Ahab, the captain of the Pequod, was influential in the book due to the fact that he was insane. On a previous whaling trip, Ahab had lost his leg to the legendary white whale Moby Dick, and this loss drove him crazy and caused him to go out of his way to kill the whale. In a way, Ahab saw Moby Dick as the embodiment of all that was wrong in his life, and his obsession with killing the beast caused him to lead his ship and crew into harm’s way in order to slay it.
            To some, Moby Dick may just be a book about a demented captain leading his ship on a hunt for a specific whale; however, there are very important lessons to be learned from the story. Though all of the sailors on the Pequod came from different backgrounds, they were all subjected to the same mental torture of separation from civilization, and as a result, the minds of many of them were injured or broken completely. God created in us a need to live in a civilization, and we should not try to defy this need or we will find out that the mind is not so mighty a stronghold that it cannot be overcome.

Thank you for your time and for reading my blog.

Sincerely,
Peter Last

Thursday, September 23, 2010

Review of "The Adventures of Huckleberry Finn" by Mark Twain

To whoever should read this:
The following is a review of the book "The Adventures of Huckleberry Finn" by Mark Twain. Enjoy.

           There are many things that people count on in this world. While some people put their trust in money or power, others trust in material possessions. Though all of these things will fail given enough time, a true friend can be trusted no matter what happens. In The Adventures of Huckleberry Finn, many of the characters were not particularly wealthy, but their friends always upheld them in their times of need.
            One of the closest friends of Huckleberry Finn, the main character of the book, was a runaway slave named Jim. When he found Jim, Huck decided not to return him to his owner. Instead he promised to help Jim run away to freedom, so the two of them set out on a raft down the Mississippi River. On the trip down the river, Jim was of invaluable help when things went awry. At one point in time, Huck was separated from the raft which was a serious problem because the raft had all of the food and other provisions. Though Jim could have left Huck and tried to reach freedom by himself, he searched for Huck and eventually found him.  At another point on their trip down the river, the raft was lost and Huck found himself separated from Jim and in the midst of a family feud. Again Jim could have run off and left Huck with his troubles, but he found the raft and Huck and together they escaped.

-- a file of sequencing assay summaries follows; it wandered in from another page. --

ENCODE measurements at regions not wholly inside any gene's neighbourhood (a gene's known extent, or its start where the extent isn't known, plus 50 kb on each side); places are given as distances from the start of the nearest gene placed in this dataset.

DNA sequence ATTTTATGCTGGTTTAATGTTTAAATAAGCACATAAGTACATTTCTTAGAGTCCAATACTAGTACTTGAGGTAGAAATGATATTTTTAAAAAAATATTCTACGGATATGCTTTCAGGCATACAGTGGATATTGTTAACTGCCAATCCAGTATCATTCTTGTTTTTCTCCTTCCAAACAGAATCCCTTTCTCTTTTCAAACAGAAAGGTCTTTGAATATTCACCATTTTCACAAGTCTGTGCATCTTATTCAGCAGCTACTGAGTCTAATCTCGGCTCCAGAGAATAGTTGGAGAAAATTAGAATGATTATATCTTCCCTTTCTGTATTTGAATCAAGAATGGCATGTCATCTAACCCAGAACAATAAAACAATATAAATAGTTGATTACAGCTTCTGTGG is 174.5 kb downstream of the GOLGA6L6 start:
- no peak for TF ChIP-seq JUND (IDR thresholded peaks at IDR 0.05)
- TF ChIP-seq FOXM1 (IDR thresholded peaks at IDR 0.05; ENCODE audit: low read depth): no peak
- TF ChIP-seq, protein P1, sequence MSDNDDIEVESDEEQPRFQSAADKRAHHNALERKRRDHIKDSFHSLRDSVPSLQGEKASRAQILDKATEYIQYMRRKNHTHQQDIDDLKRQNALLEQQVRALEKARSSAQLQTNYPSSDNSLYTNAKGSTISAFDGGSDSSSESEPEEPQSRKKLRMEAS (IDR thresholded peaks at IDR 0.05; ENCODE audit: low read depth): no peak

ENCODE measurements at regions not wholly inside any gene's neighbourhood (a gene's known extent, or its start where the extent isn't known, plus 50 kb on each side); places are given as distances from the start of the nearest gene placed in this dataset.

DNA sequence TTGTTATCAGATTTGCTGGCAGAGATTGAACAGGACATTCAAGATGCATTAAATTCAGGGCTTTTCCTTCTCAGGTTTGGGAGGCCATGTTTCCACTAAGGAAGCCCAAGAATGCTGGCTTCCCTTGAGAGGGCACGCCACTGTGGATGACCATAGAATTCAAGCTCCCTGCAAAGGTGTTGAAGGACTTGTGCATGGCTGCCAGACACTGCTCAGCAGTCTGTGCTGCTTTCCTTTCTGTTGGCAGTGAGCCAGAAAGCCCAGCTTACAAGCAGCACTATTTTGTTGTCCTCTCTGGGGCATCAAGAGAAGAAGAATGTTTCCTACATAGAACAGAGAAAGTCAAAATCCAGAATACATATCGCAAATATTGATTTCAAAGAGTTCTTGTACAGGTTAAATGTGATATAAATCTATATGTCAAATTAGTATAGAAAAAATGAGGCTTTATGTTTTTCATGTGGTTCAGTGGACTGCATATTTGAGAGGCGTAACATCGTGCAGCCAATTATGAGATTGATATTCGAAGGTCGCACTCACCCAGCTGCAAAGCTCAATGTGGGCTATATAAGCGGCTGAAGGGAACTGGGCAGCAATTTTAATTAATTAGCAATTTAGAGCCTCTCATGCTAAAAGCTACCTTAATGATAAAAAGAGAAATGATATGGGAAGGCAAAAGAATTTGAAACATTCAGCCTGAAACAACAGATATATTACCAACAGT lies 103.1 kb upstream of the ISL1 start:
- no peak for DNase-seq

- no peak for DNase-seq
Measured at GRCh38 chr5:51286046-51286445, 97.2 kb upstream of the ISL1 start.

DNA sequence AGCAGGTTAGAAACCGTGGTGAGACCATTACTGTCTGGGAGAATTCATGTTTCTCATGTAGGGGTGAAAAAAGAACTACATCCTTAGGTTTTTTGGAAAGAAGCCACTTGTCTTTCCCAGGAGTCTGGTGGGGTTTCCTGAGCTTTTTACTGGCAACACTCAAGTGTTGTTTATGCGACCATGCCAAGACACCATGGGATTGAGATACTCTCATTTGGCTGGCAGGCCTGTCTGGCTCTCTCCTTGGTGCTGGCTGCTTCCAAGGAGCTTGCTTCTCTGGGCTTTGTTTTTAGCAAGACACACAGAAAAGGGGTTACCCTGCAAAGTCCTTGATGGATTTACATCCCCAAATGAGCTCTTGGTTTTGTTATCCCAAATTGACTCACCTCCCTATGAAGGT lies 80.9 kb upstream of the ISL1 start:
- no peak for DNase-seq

Huck was also quick to help those whom he considered to be his friends, even if he had only known them for a very short period. On one of the stops during his travels down the Mississippi River, he got mixed up in an ugly affair concerning the considerable wealth of a dead man. Two con artists were pretending to be the relatives of the daughters of the dead man so that they could get their hands on the money that was to be the girls’ inheritance. Huck knew that these men were not who they claimed to be, so he devised a plan to expose them and get the money back to its rightful owners. Even though this was perhaps not in his best interests Huck did it for the girls whom he considered his friends.
            Huck also had the opportunity to help his friend Jim on their trip down the Mississippi River. Since Jim was a black, he could not move freely through the southern states without being taken by a slave trader and sold. Huck helped Jim as much as could by hiding him when necessary for him to avoid detection; however, Jim was eventually caught and sold. When this happened, Huck had to decide whether he was going to continue on his own or free his friend. In Huck’s mind there was no choice; he was going to help free his friend no matter what might happen because of it. He did all that he could to free Jim, even getting shot in the process, and in the end Jim was free.
The Adventures of Huckleberry Finn is fun to read but more importantly contains ideas of great truth that come straight from the Bible. When the characters of the book were in bad situations, it was not their material possessions but their reliance on their friends that sustained them. Moreover, they were more than happy to return the favor when the opportunity presented itself. As it is stated in Proverbs 17:17 A friend is loving at all times and becomes a brother in times of trouble.


Thank you for your time and for reading my blog.

Sincerely,
Peter Last

My First Post

To whoever decides to read this:

I am an aspiring author, and this is officially my first blog entry. I don't really have anything to post at the moment, but I will in the next few days. Thank you for your time and for visiting my blog.

Sincerely,
Peter Last